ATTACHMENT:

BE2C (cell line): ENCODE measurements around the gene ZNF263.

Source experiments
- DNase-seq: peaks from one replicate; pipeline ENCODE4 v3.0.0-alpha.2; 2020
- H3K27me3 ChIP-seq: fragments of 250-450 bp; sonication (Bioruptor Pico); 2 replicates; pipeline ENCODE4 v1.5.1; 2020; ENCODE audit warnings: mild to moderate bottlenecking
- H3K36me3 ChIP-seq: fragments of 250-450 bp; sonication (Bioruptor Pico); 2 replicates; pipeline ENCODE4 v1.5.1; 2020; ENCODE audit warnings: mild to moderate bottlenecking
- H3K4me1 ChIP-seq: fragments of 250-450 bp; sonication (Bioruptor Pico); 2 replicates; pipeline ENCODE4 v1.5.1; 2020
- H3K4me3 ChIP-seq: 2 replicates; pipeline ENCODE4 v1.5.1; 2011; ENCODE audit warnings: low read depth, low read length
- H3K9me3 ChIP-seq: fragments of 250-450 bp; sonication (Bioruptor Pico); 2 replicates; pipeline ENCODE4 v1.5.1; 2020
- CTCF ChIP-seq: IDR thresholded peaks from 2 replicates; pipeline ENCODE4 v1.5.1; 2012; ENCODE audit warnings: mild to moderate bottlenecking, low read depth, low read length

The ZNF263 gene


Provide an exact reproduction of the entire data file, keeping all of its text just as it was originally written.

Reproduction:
BE2C (cell line): ENCODE measurements around the gene ZNF263.

Source experiments
- DNase-seq: peaks from one replicate; pipeline ENCODE4 v3.0.0-alpha.2; 2020
- H3K27me3 ChIP-seq: fragments of 250-450 bp; sonication (Bioruptor Pico); 2 replicates; pipeline ENCODE4 v1.5.1; 2020; ENCODE audit warnings: mild to moderate bottlenecking
- H3K36me3 ChIP-seq: fragments of 250-450 bp; sonication (Bioruptor Pico); 2 replicates; pipeline ENCODE4 v1.5.1; 2020; ENCODE audit warnings: mild to moderate bottlenecking
- H3K4me1 ChIP-seq: fragments of 250-450 bp; sonication (Bioruptor Pico); 2 replicates; pipeline ENCODE4 v1.5.1; 2020
- H3K4me3 ChIP-seq: 2 replicates; pipeline ENCODE4 v1.5.1; 2011; ENCODE audit warnings: low read depth, low read length
- H3K9me3 ChIP-seq: fragments of 250-450 bp; sonication (Bioruptor Pico); 2 replicates; pipeline ENCODE4 v1.5.1; 2020
- CTCF ChIP-seq: IDR thresholded peaks from 2 replicates; pipeline ENCODE4 v1.5.1; 2012; ENCODE audit warnings: mild to moderate bottlenecking, low read depth, low read length

The ZNF263 gene